She is making the exact same point that theologian Phillip Cary makes in his book Good News for Anxious ChristiansIn fact, Cary complains that this waiting around for God to tell us, for example, whom to marry, or what school to go to, or what job to take, or what kind of $65 million private jet to purchase, is a recent development in the history of evangelical thought. According to Cary, it never occurred to previous generations of Protestants to think that God gave such explicit instructions. Instead, they believed, God’s guidance came through the Bible as mediated by the Holy Spirit and our own God-given wisdom.

In the church I grew up in (a Southern Baptist one in suburban Atlanta), we would be rightly suspicious of people who said, “God told me…,” yet even we talked in youth group of being “in” or “out of” God’s will. (Have you heard that before?) That God has one (ideal) plan for each person’s life, and it’s up to each person to discover what it is. You’d better not get it wrong, either. Because being “out of” God’s will—sometimes called “missing” God’s will—could mean a lifetime of misery—unless or until you decided to get back on the path of God’s will.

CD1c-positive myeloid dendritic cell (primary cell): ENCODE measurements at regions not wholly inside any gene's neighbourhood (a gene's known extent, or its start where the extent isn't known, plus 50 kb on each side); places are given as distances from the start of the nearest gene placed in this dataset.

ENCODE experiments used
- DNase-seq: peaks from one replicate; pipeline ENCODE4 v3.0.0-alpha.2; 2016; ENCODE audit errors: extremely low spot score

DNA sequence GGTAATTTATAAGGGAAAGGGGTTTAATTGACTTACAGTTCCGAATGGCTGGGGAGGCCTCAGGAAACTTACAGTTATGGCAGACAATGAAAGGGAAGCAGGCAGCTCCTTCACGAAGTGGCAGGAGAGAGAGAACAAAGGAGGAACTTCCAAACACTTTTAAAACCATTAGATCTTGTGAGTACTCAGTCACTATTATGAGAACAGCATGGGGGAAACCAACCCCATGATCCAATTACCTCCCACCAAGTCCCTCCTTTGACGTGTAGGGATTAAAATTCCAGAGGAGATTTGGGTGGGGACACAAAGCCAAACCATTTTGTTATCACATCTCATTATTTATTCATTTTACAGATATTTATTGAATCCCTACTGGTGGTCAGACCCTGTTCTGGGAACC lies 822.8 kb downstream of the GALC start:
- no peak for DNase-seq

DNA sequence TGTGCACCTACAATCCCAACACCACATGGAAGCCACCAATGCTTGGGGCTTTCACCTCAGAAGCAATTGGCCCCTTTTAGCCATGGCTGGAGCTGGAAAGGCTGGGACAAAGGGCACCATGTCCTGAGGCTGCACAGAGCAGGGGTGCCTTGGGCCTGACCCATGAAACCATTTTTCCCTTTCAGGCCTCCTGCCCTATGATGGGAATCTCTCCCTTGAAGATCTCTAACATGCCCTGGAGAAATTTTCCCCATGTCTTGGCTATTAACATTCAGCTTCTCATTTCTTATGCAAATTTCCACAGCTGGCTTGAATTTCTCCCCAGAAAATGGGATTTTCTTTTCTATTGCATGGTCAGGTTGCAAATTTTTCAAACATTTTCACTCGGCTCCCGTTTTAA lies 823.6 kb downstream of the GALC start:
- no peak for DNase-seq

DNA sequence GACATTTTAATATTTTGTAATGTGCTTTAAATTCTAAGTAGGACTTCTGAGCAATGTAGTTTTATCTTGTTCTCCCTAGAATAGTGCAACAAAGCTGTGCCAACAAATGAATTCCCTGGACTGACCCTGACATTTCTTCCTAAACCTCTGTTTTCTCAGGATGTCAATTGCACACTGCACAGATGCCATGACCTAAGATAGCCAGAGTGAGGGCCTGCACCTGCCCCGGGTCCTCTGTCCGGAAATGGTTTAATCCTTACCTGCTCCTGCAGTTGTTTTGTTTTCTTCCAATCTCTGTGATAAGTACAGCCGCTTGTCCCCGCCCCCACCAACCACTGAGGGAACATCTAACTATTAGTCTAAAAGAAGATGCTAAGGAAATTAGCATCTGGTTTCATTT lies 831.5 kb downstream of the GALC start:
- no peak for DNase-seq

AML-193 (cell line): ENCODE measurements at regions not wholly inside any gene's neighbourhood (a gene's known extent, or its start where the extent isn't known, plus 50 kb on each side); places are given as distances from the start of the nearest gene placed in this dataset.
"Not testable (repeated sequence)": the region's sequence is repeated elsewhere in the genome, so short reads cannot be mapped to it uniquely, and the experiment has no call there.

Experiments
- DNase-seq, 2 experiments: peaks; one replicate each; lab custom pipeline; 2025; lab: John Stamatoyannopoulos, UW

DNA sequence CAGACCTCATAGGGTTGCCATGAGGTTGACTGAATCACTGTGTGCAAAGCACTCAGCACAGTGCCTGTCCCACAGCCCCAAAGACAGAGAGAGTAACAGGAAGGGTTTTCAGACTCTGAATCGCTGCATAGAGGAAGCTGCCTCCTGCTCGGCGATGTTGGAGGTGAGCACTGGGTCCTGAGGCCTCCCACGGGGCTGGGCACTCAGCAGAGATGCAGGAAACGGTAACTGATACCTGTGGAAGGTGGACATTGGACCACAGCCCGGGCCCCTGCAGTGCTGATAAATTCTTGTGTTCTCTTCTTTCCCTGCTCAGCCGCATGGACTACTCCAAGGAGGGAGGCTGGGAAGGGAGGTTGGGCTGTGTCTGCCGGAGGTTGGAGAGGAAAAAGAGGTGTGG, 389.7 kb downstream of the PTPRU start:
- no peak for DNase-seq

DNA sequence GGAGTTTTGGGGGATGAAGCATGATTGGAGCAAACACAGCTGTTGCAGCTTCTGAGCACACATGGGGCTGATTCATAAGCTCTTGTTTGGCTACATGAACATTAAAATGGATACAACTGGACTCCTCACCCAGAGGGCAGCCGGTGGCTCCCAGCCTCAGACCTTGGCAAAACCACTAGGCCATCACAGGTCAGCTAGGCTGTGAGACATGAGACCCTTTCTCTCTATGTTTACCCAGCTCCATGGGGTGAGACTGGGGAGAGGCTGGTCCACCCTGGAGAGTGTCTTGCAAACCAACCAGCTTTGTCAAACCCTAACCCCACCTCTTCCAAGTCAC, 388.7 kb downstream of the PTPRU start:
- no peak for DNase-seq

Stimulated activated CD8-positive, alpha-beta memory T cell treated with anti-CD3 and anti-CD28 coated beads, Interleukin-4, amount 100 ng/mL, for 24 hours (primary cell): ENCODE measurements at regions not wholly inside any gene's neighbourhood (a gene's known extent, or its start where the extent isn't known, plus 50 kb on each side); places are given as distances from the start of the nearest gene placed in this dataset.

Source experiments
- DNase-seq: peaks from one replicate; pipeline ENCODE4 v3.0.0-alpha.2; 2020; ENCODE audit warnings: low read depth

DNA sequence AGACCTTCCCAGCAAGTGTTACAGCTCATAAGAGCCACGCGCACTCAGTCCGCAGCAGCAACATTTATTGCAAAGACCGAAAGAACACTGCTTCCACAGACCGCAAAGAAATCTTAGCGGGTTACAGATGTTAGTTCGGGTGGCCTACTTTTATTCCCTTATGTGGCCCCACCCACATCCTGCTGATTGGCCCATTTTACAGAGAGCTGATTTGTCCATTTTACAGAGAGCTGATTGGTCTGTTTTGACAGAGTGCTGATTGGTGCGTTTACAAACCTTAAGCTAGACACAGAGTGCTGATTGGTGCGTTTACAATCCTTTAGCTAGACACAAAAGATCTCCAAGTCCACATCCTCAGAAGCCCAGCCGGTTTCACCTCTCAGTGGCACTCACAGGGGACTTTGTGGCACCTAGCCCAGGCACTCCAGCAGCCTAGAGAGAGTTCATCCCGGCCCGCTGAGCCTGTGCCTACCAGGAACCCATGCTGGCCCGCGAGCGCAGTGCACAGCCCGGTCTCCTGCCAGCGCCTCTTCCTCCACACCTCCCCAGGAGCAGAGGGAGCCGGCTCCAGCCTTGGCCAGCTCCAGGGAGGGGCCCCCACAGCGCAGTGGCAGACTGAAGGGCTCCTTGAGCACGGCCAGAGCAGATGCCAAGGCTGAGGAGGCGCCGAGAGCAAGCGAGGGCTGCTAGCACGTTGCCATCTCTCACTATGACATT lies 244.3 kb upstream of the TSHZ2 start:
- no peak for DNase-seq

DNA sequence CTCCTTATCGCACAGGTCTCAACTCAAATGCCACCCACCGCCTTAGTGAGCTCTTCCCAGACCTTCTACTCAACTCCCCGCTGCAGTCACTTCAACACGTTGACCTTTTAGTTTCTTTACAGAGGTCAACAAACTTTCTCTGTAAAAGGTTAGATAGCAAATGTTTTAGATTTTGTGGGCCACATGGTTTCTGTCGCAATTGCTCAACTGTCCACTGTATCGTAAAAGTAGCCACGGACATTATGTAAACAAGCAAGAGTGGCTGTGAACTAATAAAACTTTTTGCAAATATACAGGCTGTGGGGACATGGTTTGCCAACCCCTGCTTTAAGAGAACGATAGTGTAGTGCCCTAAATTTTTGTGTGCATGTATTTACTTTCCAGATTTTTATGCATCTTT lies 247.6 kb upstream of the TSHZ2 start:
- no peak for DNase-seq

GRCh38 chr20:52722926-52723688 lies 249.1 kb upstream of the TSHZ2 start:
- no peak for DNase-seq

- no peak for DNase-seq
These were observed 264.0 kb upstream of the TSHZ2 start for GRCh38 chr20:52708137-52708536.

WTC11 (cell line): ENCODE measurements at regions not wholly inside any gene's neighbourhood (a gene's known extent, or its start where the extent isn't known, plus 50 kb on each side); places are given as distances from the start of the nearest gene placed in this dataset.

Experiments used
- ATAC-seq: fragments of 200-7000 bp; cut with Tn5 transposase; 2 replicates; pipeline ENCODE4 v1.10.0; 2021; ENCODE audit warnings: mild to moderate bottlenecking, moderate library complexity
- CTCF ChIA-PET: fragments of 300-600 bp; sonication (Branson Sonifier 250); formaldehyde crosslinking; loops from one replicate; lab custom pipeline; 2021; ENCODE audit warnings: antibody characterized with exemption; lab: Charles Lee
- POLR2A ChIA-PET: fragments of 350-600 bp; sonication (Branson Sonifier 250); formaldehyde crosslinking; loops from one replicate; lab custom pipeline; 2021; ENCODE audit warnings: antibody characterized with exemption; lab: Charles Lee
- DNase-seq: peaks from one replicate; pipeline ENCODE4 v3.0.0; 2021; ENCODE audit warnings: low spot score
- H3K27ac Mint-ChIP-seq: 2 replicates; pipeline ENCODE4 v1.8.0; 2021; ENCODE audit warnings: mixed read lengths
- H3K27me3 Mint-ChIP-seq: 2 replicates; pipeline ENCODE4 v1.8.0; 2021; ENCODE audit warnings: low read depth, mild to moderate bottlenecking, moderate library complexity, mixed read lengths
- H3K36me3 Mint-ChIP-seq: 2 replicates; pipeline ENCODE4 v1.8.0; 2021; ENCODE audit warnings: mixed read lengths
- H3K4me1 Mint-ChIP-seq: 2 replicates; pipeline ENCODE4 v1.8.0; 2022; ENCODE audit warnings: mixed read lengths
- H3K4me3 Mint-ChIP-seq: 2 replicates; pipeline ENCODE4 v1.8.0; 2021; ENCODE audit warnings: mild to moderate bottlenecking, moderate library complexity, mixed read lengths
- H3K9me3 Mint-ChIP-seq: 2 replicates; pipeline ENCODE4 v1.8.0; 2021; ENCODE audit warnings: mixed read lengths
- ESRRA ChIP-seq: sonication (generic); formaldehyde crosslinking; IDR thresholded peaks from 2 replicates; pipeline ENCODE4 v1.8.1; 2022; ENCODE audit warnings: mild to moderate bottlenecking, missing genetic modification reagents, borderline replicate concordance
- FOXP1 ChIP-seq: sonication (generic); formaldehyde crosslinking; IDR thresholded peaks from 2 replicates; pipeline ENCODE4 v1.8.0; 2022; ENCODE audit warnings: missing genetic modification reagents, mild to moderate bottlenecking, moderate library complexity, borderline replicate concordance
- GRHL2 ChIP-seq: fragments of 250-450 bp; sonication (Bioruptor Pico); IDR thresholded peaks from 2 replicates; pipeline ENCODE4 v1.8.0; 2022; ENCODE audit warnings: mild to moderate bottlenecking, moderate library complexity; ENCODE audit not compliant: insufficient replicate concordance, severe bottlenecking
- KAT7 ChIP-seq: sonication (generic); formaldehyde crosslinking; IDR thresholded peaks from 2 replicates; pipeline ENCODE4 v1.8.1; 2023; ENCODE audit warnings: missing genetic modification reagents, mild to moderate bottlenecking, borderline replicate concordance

One problem with using language of “God told me,” being “in” or “out of” God’s will, or “missing God’s will” is that it underestimates God’s sovereignty and providence. God isn’t “in control” inasmuch as we submit our lives to his will; he’s in control regardless. God’s plan for our lives isn’t sidetracked by our failure to do one thing or another. Why? Because, with his foreknowledge, he’s already accounted for our actions—good and bad, faithful and unfaithful—and worked all of them into his plan for us.

Another problem with this language is that it underestimates God’s grace. Yes, we may feel more confident and courageous knowing that a particular course of action has been sanctioned by a specific “word” from the Lord. But even apart from such a word, we can be confident that God will redeem our actions and use them for good.